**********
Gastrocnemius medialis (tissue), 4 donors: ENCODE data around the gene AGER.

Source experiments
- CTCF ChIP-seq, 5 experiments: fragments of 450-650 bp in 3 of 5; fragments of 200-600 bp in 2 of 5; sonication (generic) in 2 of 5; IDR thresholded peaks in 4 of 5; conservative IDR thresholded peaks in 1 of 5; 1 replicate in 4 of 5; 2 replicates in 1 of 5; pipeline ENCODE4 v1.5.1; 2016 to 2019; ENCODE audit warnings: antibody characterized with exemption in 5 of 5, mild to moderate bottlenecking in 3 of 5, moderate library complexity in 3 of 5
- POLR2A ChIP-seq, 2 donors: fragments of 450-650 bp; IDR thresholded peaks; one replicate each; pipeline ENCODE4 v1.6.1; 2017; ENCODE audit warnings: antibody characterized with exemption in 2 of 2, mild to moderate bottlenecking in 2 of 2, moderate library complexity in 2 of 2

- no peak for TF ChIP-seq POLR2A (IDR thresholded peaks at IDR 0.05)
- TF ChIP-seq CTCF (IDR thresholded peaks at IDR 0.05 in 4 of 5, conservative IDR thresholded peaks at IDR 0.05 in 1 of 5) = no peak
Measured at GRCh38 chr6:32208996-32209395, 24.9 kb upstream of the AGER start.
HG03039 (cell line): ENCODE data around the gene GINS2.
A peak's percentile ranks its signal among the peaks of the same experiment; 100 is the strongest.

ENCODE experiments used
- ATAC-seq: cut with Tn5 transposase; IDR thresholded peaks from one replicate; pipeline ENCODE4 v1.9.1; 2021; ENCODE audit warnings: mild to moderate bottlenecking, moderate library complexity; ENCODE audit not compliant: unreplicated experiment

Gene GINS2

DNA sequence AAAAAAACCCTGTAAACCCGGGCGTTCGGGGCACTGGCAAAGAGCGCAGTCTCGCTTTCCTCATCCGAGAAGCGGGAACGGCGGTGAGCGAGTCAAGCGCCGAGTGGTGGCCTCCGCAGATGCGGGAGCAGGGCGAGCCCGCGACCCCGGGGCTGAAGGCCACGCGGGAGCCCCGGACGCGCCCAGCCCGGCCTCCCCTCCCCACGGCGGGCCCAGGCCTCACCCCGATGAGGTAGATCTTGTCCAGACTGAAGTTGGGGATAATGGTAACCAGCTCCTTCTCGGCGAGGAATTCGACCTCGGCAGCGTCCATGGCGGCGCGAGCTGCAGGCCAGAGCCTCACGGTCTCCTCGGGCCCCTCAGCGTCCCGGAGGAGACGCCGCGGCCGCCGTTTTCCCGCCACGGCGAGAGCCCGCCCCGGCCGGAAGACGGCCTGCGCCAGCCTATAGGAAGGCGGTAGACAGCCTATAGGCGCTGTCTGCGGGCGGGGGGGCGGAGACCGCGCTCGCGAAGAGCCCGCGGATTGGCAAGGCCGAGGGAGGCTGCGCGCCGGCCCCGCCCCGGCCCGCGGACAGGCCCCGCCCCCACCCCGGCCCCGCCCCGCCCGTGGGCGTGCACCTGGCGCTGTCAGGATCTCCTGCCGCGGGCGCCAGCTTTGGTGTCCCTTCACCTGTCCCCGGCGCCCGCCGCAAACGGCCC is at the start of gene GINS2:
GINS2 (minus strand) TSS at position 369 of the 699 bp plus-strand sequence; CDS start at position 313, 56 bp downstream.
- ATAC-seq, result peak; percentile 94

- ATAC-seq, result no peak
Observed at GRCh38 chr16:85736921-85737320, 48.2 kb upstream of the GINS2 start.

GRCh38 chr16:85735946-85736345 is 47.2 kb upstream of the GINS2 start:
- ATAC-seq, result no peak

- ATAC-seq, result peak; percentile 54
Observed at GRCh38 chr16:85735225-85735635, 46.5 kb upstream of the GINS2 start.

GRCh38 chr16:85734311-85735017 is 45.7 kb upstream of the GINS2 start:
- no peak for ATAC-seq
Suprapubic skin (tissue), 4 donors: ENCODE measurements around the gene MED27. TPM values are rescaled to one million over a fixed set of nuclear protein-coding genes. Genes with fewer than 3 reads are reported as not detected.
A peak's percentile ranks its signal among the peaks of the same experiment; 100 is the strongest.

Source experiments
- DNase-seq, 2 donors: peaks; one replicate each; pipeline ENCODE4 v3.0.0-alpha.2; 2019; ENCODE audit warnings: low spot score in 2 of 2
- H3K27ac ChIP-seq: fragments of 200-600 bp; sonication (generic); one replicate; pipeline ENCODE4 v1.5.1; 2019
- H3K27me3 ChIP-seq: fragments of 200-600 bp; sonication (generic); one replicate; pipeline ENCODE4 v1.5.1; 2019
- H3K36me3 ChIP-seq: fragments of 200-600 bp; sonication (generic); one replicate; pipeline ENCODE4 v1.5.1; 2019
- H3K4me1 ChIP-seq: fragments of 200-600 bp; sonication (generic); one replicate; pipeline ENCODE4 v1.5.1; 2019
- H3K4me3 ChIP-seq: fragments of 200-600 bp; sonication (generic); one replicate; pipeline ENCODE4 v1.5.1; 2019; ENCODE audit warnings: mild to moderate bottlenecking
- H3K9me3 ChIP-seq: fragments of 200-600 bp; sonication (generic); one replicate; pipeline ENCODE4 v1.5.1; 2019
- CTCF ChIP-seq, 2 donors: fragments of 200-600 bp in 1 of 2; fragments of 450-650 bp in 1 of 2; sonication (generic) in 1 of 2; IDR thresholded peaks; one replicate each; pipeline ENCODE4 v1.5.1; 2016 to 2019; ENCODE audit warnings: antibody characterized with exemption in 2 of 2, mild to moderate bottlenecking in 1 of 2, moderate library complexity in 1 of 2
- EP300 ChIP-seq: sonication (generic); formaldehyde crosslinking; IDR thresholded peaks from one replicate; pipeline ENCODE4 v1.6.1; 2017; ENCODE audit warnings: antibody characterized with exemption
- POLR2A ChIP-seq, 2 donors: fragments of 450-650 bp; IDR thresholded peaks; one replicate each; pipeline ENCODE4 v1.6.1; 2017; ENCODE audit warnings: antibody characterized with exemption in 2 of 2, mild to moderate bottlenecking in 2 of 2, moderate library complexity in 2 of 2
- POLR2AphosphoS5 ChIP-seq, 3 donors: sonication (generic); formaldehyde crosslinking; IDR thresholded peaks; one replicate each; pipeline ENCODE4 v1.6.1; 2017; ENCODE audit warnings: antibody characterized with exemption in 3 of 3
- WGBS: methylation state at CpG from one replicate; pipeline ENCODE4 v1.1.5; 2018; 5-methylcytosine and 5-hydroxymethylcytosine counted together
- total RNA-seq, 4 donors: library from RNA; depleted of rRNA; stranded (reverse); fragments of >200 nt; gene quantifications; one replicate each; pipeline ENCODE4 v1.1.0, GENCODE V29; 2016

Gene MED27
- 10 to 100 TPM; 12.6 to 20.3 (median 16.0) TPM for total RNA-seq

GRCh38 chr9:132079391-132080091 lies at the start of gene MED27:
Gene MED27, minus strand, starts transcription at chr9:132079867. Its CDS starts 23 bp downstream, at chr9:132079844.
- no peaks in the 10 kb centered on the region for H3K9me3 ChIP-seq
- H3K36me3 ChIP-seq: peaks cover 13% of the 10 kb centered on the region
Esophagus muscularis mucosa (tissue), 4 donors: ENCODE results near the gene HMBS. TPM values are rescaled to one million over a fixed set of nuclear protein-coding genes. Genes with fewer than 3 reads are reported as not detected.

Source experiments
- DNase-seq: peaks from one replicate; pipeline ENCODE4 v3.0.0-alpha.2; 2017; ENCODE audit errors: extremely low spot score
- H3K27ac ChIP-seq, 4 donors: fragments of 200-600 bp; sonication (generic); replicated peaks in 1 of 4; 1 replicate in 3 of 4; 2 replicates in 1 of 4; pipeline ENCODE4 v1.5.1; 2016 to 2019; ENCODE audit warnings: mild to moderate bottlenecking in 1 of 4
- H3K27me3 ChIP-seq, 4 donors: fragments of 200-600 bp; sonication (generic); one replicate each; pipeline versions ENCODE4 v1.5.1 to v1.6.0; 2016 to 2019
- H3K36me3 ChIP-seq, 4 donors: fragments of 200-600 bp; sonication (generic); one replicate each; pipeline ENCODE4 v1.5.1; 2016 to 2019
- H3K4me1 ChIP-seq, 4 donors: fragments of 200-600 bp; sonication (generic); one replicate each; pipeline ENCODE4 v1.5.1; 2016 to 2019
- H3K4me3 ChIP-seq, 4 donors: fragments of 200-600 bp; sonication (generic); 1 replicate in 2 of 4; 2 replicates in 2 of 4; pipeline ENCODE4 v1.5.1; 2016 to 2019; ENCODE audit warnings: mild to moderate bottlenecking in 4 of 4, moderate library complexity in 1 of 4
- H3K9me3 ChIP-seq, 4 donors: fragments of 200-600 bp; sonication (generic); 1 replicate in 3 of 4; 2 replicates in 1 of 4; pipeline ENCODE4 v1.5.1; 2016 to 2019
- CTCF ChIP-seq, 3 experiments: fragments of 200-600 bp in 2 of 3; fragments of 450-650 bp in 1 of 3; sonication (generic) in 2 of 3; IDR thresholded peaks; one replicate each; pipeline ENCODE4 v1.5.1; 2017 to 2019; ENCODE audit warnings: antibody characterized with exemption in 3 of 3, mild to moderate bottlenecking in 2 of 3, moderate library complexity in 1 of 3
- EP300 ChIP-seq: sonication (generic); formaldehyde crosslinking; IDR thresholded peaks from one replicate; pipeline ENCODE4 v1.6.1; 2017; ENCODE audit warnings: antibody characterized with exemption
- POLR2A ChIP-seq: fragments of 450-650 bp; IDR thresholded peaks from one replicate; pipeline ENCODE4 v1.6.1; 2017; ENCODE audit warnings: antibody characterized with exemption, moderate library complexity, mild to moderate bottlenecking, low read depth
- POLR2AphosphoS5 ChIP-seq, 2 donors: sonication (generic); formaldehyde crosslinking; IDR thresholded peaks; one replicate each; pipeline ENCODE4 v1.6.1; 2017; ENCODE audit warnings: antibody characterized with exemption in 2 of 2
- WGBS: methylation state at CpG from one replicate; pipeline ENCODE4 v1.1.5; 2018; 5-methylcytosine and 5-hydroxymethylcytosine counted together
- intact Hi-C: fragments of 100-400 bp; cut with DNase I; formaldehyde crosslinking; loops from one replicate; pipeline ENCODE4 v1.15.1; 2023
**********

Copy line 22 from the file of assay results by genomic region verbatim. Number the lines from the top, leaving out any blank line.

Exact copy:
GRCh38 chr16:85734311-85735017 is 45.7 kb upstream of the GINS2 start: